People have been using marijuana and hemp for generations upon generations. In addition to being used as a medicine and as a recreational drug, people have also used the hemp plant for rope, sails, clothing, and all sorts of other goods.
The plant’s history dates back thousands of years, and in the grand scheme of things, it has only been illegal for a small increment of time relative to its total history. Hemp clothing traces date back six millennia, but back in the early days, it may not have been as commonly used as a psychoactive substance. Either way, when you consider that marijuana has only been illegal for less than 100 years out of an estimated 8,500 or so years that it has been around, the substance has only been illegal for about 1% to 1.5% of its life.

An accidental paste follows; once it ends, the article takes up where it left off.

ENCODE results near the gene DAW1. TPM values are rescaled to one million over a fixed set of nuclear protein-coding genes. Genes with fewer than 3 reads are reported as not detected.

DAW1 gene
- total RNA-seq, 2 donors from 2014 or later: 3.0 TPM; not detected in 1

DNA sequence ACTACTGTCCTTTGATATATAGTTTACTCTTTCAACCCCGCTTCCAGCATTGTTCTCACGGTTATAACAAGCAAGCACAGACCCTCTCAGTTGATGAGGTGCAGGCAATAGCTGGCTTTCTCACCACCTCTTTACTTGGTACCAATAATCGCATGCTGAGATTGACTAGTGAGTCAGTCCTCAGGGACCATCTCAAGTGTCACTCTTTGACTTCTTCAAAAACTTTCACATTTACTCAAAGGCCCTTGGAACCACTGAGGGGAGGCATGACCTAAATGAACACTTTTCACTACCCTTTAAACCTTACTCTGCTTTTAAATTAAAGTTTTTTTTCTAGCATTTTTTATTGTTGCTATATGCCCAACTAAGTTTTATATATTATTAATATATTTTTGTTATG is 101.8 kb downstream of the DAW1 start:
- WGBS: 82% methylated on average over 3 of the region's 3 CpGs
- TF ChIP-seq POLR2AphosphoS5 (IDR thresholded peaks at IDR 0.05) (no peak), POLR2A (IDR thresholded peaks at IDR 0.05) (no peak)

The time period between the 1900s through 1940s was when marijuana really started to get a bad rep. In 1906, the “Pure Food and Drug Act” made it so any over-the-counter products containing cannabis had to be labeled. Between this act, the Mexican Revolution and the heavy immigration that followed, and anti-drug fear mongers, the public started to see the drug in a negative light. By the late 1930s, the “Marijuana Tax Act” had set the stage for illegal marijuana.
Between that late 1930s and today, marijuana advocates have worked to reverse this decision. From the peaceful protests and movements in the ’60s and ’70s, to the texts and books written by legalization advocates, those who are pro-legalization have always worked toward this common end goal. Why, all of the sudden, are pro-legalization groups starting to see success after all these years?